The piles of stuff we might need someday are an argument that we will always be around to need them. The plans to revisit those photos and take up again that course of study, the books we fully intend to finally read assure us that there will be enough time to do so. Mementos presume the ongoing existence of a rememberer. Yes, all of that is a lie, but it’s a necessary lie. And all the joy in the world can’t really compensate for having to let that go.
I read Marie Kondo’s book The Life-Changing Magic of Tidying Up, and it was a bit embarrassing to see how many of these recommendations I was already doing. She’s a little nutty, but it’s a great set of advice and perspective. And I really like the part about empathizing with your socks.
Great interview. I’ve been slowly working my way through The Histories lately, and this attitude reminded me of Herodotus:
If I were simply to present these people talking about the deep past at face value, an historian would almost immediately say, “Gourevitch was taken in by these guys and their spin on history.” But to me what’s interesting—and the way I’ll present it—is that this is how they are invoking and recounting their inheritance, which may or may not be historically accurate. […] It’s an identity story as much as an accurate history.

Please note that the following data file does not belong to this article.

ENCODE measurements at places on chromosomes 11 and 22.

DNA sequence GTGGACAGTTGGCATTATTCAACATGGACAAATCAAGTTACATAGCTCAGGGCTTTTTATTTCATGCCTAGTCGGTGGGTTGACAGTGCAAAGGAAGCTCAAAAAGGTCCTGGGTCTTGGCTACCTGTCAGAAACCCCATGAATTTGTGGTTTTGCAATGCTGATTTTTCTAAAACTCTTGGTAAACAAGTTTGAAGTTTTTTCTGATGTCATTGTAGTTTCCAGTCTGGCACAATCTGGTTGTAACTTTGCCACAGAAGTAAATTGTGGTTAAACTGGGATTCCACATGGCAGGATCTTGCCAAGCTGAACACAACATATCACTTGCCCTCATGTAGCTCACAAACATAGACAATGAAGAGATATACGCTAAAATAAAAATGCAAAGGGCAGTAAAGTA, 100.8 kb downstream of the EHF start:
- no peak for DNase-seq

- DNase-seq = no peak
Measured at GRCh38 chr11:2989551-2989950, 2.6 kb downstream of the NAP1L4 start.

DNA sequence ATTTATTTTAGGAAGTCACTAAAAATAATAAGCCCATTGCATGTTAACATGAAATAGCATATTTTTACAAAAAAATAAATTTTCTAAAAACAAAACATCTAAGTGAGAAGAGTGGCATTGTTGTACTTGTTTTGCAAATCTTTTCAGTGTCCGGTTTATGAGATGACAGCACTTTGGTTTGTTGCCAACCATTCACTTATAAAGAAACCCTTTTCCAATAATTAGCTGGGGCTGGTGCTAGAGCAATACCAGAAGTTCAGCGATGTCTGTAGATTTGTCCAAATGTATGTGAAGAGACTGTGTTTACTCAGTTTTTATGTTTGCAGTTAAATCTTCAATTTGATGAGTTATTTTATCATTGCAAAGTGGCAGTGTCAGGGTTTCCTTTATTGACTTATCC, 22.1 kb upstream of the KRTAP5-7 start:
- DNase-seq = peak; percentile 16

On memory and moving on:
There’s a kind of fetishization of memory in our culture. Some of it comes from the experience and the memorial culture of the Holocaust—the injunction to remember. And it also comes from the strange collision of Freud and human rights thinking—the belief that anything that is not exposed and addressed and dealt with is festering and going to come back to destroy you. This is obviously not true. Memory is not such a cure-all. On the contrary, many of the great political crimes of recent history were committed in large part in the name of memory. The difference between memory and grudge is not always clean. Memories can hold you back, they can be a terrible burden, even an illness. Yes, memory—hallowed memory—can be a kind of disease. That’s one of the reasons that in every culture we have memorial structures and memorial days, whether for personal grief or for collective historical traumas. Because you need to get on with life the rest of the time and not feel the past too badly. I’m not talking about letting memory go. The thing is to contain memory, and then, on those days, or in those places, you can turn on the tap and really touch and feel it. The idea is not oblivion or even denial of memory. It’s about not poisoning ourselves with memory.
And there’s this:
There’s no such thing as a story all by itself. Stories don’t exist in solitude—they exist in relation to other stories.